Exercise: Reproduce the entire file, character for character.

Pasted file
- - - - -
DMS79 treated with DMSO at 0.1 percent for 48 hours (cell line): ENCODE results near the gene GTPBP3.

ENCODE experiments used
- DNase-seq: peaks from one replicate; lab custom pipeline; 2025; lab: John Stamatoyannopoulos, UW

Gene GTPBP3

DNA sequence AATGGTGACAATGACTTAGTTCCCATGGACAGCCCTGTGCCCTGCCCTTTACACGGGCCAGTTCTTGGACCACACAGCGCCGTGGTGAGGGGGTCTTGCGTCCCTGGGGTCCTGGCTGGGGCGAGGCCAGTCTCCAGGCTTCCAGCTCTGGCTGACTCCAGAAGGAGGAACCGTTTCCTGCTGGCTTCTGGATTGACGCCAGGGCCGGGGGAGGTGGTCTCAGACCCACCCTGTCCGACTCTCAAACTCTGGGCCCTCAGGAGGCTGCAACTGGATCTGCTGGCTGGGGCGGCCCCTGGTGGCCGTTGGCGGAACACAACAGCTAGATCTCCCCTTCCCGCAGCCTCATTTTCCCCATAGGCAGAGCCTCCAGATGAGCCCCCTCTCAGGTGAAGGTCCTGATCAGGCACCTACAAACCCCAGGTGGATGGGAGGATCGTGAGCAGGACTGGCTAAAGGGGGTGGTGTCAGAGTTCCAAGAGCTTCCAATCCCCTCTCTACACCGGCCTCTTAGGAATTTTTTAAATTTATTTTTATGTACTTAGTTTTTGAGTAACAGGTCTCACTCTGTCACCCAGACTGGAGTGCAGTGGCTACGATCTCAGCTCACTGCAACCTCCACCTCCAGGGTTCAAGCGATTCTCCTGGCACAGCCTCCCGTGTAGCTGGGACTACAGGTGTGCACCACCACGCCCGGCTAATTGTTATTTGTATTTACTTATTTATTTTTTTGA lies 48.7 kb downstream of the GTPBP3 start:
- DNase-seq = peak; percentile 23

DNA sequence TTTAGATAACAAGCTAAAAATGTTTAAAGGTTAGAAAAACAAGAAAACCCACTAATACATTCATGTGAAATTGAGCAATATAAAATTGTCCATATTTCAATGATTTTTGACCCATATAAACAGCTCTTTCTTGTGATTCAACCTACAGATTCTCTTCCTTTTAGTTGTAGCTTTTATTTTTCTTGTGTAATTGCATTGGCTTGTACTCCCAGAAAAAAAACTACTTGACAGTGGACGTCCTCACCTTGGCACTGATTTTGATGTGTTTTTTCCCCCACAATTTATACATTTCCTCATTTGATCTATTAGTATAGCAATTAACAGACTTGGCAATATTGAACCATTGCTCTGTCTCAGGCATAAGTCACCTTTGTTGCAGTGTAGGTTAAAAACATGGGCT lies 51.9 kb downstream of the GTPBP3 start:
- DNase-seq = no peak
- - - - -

DMS79 treated with DMSO at 0.1 percent for 48 hours (cell line): ENCODE results near the gene GTPBP3.

ENCODE experiments used
- DNase-seq: peaks from one replicate; lab custom pipeline; 2025; lab: John Stamatoyannopoulos, UW

Gene GTPBP3

DNA sequence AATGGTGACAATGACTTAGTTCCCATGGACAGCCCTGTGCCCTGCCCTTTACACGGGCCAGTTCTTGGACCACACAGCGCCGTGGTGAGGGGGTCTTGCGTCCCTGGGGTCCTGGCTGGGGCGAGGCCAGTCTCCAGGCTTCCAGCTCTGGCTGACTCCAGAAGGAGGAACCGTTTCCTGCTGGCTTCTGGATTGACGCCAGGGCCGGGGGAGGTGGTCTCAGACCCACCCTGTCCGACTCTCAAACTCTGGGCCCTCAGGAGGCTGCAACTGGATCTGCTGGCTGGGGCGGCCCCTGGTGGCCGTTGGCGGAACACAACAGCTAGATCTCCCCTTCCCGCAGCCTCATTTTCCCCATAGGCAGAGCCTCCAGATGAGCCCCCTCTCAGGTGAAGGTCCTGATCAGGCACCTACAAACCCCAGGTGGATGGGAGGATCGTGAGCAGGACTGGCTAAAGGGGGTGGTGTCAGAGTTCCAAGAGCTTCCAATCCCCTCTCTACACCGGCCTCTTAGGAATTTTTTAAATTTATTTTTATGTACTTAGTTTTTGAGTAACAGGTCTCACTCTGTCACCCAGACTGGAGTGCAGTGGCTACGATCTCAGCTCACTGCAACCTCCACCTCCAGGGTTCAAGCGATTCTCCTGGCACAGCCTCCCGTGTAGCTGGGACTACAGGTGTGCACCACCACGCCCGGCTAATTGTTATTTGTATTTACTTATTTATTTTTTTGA lies 48.7 kb downstream of the GTPBP3 start:
- DNase-seq = peak; percentile 23

DNA sequence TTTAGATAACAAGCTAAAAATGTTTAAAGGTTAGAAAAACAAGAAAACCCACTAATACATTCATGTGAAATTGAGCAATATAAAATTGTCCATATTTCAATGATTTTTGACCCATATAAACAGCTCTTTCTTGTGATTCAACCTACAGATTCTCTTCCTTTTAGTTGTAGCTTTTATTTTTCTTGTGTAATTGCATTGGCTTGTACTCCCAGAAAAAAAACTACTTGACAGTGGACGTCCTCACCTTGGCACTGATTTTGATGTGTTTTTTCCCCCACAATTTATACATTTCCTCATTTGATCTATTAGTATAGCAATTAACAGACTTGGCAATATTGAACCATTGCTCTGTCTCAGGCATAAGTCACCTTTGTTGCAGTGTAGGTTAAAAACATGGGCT lies 51.9 kb downstream of the GTPBP3 start:
- DNase-seq = no peak